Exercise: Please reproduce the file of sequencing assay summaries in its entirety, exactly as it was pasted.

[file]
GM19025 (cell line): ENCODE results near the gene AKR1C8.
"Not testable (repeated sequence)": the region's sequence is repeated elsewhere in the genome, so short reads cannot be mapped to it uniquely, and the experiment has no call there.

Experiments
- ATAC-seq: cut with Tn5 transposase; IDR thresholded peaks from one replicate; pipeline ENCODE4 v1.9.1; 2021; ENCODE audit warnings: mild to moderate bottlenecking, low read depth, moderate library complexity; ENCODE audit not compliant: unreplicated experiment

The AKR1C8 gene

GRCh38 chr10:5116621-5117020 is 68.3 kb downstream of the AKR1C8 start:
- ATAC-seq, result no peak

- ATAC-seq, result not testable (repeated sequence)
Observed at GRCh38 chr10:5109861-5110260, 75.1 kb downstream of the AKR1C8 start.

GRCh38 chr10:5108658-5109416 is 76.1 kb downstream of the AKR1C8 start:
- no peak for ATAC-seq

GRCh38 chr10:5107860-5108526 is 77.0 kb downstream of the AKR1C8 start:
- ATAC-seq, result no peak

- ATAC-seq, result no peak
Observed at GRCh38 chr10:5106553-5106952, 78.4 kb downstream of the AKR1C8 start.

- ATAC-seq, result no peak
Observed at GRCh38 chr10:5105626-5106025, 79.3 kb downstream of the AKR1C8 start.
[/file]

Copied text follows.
GM19025 (cell line): ENCODE results near the gene AKR1C8.
"Not testable (repeated sequence)": the region's sequence is repeated elsewhere in the genome, so short reads cannot be mapped to it uniquely, and the experiment has no call there.

Experiments
- ATAC-seq: cut with Tn5 transposase; IDR thresholded peaks from one replicate; pipeline ENCODE4 v1.9.1; 2021; ENCODE audit warnings: mild to moderate bottlenecking, low read depth, moderate library complexity; ENCODE audit not compliant: unreplicated experiment

The AKR1C8 gene

GRCh38 chr10:5116621-5117020 is 68.3 kb downstream of the AKR1C8 start:
- ATAC-seq, result no peak

- ATAC-seq, result not testable (repeated sequence)
Observed at GRCh38 chr10:5109861-5110260, 75.1 kb downstream of the AKR1C8 start.

GRCh38 chr10:5108658-5109416 is 76.1 kb downstream of the AKR1C8 start:
- no peak for ATAC-seq

GRCh38 chr10:5107860-5108526 is 77.0 kb downstream of the AKR1C8 start:
- ATAC-seq, result no peak

- ATAC-seq, result no peak
Observed at GRCh38 chr10:5106553-5106952, 78.4 kb downstream of the AKR1C8 start.

- ATAC-seq, result no peak
Observed at GRCh38 chr10:5105626-5106025, 79.3 kb downstream of the AKR1C8 start.